Historian and Lemnos-Gallipoli Commemorative Committee secretary Jim Claven, will write and prepare the book
The Lemnos Gallipoli Commemorative Committee has commissioned a major new publication to commemorate the role of Lemnos and Greece in Australia’s Gallipoli story.
In an interview with Neos Kosmos, Mr Lee Tarlamis, president of the Melbourne-based committee, announced the committee had recently decided to commission historian and committee secretary, Mr Jim Claven, to write and prepare the publication.
“The publication will showcase the iconic photographs of Lemnos taken by the Anzac nurses and diggers in 1915. Many of these have never been published before, and the committee is excited to finally bring these images to a wider audience,” Mr Tarlamis said.
The publication will be a large format book, recounting the full story of Lemnos and Greece’s role in ANZAC, drawing on the words of the Anzacs themselves, recorded in the hundreds of diaries, postcards and memoirs written during the Gallipoli campaign.
It will be lavishly illustrated, with the layout being undertaken by renowned Melbourne artist and graphic designer, Mr George Petrou. George is currently touring his collection of original paintings inspired by some of the most iconic photographs of Australian diggers from WWI.
Mr Claven, who studied history at Melbourne’s Monash University, completing his Master of Arts degree there, said that it was an honour to be asked to produce this new book.
“Since I started researching the Lemnos and Hellenic connection to ANZAC four years ago, the vividness of the archive of photographs and written records has been a constant source of fascination for me. And I have wanted to share this enthusiasm through a major new publication.”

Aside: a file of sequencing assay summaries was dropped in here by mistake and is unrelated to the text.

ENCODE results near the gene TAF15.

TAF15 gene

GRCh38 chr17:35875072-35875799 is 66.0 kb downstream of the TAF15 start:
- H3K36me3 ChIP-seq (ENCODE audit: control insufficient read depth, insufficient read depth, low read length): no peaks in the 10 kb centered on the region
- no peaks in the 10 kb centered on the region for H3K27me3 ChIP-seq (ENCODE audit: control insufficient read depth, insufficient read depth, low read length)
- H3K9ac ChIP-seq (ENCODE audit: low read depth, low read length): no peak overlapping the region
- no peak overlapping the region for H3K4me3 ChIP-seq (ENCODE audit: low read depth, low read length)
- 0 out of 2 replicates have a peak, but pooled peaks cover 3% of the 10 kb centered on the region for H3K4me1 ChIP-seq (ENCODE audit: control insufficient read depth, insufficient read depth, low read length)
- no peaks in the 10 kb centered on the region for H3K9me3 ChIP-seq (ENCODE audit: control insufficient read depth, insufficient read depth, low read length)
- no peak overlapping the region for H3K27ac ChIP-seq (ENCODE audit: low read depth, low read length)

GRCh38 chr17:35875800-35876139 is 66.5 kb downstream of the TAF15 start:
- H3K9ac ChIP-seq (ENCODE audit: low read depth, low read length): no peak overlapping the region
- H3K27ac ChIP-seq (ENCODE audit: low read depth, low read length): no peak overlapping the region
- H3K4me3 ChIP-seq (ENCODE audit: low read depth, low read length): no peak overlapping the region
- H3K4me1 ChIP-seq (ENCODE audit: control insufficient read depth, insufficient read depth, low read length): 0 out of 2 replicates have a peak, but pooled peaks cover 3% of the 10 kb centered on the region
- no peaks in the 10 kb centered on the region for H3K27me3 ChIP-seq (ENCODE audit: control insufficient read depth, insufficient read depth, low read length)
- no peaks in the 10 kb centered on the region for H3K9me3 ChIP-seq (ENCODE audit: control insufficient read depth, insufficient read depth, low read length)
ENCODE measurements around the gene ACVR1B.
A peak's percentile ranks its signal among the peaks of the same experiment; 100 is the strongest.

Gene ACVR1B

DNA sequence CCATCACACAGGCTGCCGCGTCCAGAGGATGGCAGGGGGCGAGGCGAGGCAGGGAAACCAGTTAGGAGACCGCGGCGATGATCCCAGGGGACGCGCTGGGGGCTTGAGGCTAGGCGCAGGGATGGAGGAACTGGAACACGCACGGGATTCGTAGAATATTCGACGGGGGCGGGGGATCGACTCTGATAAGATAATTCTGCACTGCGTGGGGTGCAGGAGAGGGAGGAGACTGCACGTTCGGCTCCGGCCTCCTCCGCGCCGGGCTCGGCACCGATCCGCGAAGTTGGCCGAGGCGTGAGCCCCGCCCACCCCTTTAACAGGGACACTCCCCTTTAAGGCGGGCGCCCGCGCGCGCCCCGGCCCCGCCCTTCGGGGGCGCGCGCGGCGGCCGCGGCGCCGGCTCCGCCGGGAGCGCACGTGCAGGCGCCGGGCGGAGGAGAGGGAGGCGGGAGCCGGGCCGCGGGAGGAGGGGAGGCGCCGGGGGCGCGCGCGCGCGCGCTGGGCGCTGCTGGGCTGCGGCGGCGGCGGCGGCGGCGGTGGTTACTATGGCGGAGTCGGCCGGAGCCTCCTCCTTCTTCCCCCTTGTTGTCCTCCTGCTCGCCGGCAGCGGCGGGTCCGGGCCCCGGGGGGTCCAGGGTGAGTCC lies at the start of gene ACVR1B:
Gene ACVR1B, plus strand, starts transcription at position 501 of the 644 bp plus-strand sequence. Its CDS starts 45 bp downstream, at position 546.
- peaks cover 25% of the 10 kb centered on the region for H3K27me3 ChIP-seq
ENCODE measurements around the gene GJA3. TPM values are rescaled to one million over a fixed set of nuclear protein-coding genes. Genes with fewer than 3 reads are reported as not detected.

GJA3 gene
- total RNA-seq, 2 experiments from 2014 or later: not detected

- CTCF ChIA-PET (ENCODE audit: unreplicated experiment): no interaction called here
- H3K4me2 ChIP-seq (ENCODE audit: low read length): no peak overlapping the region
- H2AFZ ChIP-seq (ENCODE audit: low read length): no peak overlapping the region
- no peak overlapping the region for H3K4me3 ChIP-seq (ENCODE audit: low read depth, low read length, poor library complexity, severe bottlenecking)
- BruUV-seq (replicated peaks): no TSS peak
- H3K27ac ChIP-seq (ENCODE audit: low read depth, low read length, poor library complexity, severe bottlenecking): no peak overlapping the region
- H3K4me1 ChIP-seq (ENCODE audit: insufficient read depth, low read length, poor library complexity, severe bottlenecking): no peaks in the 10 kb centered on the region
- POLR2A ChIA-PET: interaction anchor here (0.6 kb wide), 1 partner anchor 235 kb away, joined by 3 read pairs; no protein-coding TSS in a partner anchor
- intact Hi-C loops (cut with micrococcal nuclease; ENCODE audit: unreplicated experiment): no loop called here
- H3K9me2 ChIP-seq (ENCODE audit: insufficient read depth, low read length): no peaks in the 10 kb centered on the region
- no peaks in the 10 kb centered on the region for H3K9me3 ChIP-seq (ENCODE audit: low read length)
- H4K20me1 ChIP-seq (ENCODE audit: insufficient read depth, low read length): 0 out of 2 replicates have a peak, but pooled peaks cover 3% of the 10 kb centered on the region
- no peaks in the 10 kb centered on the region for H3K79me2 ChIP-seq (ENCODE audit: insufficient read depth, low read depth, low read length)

The book will reflect Mr Claven’s detailed field research of ANZAC sites in Greece and archives across the world, including the unique map archives of Lemnos in 1915 held by the Imperial War Museum in London.
The publication will recount the crucial role of Lemnos – along with nearby Imbros and Tenedos – in supporting the Anzacs during the Gallipoli campaign, the classical heritage of Lemnos as well as the touching interaction of the local Lemnians and other Hellenes with these visitors from the Antipodes, the first major interaction between Greeks and Australians. And it will list the diggers who remain in the Island’s military cemeteries, recounting some of their personal stories.
Mr Tarlamis said he was particularly taken by the story of diggers like Corporal George Finlay Knight. “The son of Scottish migrants to Australia, 21-year-old George was an electrician from Albert Park who enlisted in 1915. He arrived at Gallipoli in August and took part in the deadly fighting at Lone Pine. Yet just over two weeks after his arrival at Gallipoli he was struck down by one of the most common killers at Gallipoli – dysentery – and is buried on Lemnos. The graves of Lemnos are full of such tragic stories.”
The book will include many never-before-published photographs. Many have been mis-identified in the past and others have come to light following the work of the Lemnos Gallipoli Commemorative Committee, with descendents bringing forward photographs taken by family members and kept in private family collections since 1915. It will complement these with Mr Claven’s photos of Lemnos today, bringing into vivid colour the locations where the Anzacs walked in 1915.
Mr Tarlamis said that he also hoped the book would overcome the failure in the past to include this essential Hellenic connection to ANZAC in commemorative and historical publications, as well as introduce Lemnos and Greece to many more Australians through the lens of the ANZAC story.
“Jim’s book will take us on a walking tour of Lemnos, guided by the photographs and words of the Anzacs themselves, brought up-to-date with his own stunning images. We hope this will encourage a new generation of Australians to visit Greece, walk its ANZAC trail and help the Greek people in this difficult time.”
Mr Tarlamis said the publication is planned to be launched on 8 August 2016, the anniversary of the arrival of Australian nurses and the recent unveiling of the Lemnos Gallipoli Memorial in Albert Park.
“This new publication will be the perfect complement to the creation of our new memorial. We have been committed to funding these two lasting commemorations to Lemnos since we began our journey in 2011.”
The committee has commenced discussions with authorities in Greece for the commemorative publication to be translated into the Greek language and published in Greece.
If you would like to make a donation to this commemorative publication, find out more information or would like to pre-order a copy, please contact Mr Lee Tarlamis on 0411 553 009 or firstname.lastname@example.org